How Long Is Your Plan Willing To Throw Away Thousands of Dollars Per Script For An MS Drug?
Review your Plan’s most expensive therapeutic categories, and it’s virtually certain you’ll find multiple sclerosis drugs among those that are ringing up the largest tab for your Plan, even though it’s estimated that less than 1 million people in the United States are living with multiple sclerosis (“MS”).
Among the MS drugs that are likely creating the largest costs for your Plan is Biogen’s blockbuster brand drug Tecfidera.
Tecfidera treats MS through the NRF2 activator pathway. As described in greater detail below, there are now three brand drugs that use this pathway to treat MS, and the FDA has recently approved numerous generic alternatives that are chemically identical and therefore therapeutically equivalent to one of those brand drugs – Tecfidera. Unfortunately, in most instances Plans may not reap the financial benefits of the new generics for many months, or even years, resulting in Plans overpaying by as much as $7,000 per person, per 30 day script.
How is this possible? Because most Plans rely on their PBM’s standard Formulary, and most PBMs – including Express Scripts and Caremark – do not appear to be taking advantage of the entrance of generic alternatives to Tecfidera.
Moreover, most PBMs are also adding to their standard Formularies a new Biogen brand drug alternative (Vumerity), which the FDA approved approximately a year ago, even though Vumerity is far more expensive than generic Tecfidera and has not been shown to be any more effective.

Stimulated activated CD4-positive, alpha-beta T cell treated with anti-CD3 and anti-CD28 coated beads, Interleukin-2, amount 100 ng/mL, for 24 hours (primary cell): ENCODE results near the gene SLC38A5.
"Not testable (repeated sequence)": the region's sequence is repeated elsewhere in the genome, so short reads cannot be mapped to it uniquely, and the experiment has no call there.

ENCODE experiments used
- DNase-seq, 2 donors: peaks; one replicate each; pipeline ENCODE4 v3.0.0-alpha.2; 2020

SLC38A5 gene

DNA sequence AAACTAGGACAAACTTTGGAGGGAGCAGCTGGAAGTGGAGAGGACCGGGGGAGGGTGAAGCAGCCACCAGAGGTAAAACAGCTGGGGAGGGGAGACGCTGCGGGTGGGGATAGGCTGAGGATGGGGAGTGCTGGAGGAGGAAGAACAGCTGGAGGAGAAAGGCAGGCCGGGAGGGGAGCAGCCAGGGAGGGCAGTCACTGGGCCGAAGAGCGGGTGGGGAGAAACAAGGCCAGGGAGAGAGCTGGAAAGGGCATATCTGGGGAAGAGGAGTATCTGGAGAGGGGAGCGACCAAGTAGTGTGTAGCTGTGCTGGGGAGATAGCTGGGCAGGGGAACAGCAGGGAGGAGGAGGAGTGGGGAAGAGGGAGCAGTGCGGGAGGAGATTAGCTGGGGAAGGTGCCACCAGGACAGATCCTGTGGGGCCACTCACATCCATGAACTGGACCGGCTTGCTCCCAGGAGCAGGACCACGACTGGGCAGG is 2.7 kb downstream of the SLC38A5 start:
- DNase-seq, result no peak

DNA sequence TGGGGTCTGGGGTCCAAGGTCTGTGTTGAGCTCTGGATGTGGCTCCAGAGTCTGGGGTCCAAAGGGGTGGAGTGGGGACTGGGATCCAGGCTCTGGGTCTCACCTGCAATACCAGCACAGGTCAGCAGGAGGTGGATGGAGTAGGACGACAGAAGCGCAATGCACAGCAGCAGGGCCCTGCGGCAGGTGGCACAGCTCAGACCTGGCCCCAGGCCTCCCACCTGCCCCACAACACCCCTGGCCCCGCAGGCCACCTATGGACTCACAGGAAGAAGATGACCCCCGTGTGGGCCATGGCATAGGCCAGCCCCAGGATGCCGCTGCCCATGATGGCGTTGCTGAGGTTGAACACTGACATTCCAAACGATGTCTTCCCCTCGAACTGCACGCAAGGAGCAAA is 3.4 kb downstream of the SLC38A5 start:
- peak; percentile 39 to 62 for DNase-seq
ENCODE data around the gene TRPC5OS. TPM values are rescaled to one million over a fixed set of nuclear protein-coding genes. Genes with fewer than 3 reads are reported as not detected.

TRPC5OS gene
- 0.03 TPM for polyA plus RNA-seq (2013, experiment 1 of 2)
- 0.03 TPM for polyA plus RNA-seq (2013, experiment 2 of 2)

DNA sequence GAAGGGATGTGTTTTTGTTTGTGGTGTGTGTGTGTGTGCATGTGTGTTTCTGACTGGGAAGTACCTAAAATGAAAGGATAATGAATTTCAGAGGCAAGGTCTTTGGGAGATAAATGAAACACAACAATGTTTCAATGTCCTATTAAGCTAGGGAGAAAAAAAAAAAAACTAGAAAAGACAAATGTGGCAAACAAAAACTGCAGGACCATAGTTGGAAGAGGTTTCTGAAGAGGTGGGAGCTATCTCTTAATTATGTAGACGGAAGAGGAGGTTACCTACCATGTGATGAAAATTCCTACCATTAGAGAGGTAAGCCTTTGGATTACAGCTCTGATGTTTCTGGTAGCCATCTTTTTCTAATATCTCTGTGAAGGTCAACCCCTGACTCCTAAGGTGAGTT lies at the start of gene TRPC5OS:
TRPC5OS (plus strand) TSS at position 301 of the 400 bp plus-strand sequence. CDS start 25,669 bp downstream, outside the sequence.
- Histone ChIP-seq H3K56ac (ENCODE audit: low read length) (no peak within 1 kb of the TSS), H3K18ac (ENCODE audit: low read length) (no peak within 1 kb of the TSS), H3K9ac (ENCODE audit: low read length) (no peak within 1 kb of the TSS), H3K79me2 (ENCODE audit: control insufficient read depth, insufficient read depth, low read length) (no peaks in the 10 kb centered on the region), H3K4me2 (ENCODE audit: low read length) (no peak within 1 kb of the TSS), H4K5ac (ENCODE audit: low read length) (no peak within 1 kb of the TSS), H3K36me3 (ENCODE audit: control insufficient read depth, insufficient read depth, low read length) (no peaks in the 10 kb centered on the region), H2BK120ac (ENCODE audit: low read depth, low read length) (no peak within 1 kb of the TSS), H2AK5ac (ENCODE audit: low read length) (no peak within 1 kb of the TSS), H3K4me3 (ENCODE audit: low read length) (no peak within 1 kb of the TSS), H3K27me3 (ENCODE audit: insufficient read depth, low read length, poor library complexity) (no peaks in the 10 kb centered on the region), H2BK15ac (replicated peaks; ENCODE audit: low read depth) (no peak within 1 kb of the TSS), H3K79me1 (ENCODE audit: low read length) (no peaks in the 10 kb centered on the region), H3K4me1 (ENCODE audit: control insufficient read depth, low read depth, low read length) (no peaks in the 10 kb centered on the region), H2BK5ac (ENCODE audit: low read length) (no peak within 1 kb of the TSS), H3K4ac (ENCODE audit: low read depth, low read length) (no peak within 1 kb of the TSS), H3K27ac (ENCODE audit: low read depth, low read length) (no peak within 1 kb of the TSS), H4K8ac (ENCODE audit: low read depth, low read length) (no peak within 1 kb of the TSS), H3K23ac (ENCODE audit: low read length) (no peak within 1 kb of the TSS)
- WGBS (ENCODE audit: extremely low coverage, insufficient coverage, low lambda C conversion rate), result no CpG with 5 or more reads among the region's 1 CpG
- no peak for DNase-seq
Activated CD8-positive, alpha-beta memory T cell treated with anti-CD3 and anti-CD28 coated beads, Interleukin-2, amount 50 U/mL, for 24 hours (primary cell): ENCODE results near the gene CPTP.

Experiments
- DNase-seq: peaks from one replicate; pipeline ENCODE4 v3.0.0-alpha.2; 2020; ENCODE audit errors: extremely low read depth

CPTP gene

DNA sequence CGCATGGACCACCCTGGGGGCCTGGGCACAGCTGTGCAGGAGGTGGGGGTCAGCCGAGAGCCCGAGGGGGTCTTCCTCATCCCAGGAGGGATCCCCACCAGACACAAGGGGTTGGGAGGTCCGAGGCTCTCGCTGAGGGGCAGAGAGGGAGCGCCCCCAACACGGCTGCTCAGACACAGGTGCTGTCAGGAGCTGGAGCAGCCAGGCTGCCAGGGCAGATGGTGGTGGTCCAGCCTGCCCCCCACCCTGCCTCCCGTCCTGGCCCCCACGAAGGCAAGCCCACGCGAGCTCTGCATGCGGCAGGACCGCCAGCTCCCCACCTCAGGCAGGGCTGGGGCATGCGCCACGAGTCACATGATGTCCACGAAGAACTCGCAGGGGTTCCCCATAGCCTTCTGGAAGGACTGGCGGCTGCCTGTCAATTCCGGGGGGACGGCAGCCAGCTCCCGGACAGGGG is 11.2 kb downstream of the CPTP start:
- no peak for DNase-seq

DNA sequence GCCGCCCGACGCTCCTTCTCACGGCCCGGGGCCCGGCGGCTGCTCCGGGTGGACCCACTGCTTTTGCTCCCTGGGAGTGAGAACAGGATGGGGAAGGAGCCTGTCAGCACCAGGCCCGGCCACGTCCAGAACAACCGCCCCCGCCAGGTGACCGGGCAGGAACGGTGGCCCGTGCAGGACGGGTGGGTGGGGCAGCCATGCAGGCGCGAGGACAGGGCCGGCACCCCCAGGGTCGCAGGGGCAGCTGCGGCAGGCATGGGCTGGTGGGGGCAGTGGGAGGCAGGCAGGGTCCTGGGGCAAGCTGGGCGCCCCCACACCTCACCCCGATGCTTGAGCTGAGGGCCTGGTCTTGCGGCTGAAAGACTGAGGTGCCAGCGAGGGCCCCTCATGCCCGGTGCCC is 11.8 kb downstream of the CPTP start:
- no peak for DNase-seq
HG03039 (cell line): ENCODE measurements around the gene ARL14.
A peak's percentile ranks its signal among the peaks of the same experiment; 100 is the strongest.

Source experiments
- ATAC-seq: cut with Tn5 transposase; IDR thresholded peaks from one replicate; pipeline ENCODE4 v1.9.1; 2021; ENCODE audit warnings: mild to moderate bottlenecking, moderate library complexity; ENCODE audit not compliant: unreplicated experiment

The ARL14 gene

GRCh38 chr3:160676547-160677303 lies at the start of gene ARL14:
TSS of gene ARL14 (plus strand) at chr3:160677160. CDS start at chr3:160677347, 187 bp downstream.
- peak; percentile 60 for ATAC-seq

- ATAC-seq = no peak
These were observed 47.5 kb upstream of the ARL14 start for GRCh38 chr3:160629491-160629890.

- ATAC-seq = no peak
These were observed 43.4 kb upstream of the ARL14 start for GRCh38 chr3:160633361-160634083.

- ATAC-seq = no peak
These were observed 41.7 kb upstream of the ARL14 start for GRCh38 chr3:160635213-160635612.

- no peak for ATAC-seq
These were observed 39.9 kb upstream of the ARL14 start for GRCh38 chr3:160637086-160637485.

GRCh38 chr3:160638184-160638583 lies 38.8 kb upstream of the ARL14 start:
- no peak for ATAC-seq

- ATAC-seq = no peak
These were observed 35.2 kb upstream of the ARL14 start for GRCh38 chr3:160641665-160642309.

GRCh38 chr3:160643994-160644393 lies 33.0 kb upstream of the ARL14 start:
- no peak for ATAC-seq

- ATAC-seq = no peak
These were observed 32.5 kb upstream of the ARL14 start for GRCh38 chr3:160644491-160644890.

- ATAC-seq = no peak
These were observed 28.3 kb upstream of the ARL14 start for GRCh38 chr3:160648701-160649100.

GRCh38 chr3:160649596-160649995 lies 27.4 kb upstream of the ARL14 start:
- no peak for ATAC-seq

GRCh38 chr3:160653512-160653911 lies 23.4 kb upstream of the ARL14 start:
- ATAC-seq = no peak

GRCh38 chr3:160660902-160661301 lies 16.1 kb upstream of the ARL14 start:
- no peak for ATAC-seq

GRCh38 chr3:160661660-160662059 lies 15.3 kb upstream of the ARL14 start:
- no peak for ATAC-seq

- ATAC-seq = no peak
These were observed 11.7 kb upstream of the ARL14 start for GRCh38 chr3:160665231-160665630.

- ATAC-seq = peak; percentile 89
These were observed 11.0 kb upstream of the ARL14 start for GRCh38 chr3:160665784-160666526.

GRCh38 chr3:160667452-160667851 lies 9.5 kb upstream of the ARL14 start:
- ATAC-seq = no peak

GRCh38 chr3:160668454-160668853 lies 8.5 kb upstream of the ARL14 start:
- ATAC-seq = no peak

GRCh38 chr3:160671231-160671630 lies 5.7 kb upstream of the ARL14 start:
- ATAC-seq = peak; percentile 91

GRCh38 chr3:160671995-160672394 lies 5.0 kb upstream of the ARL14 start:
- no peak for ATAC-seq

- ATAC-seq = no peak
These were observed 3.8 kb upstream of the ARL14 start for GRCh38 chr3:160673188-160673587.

Thus, the MS category demonstrates why every Plan should insist on complete customization rights over the Plan’s Formulary. Every Plan should also require drug-by-drug rebate information to enable the Plan to determine the “net cost” of every drug (factoring in rebates), which will enable every Plan to determine which drugs to exclude, include and favor. Other contract changes are also necessary to protect Plans financially, as described in greater detail below.
Recent Changes in the MS Category
Until relatively recently, there were only two brand drugs that had been approved that relied on the NRF2 activator pathway to treat multiple sclerosis:
(i) Blockbuster Tecfidera (dimethyl fumarate)
(ii) A little used bioalternative Bafiertam (monomethyl fumarate)
However, during 2019 and 2020, several noteworthy events occurred:
- In late October 2019, Biogen obtained FDA approval for another brand drug — Vumerity — that used the same approach to treat MS as Tecfidera. At the time, Biogen was battling challenges in court to its Tecfidera patents. By launching its new drug Vumerity, Biogen undoubtedly hoped to maintain its MS market share by moving Tecfidera patients to Vumerity before those patients started using generic equivalents to Tecfidera.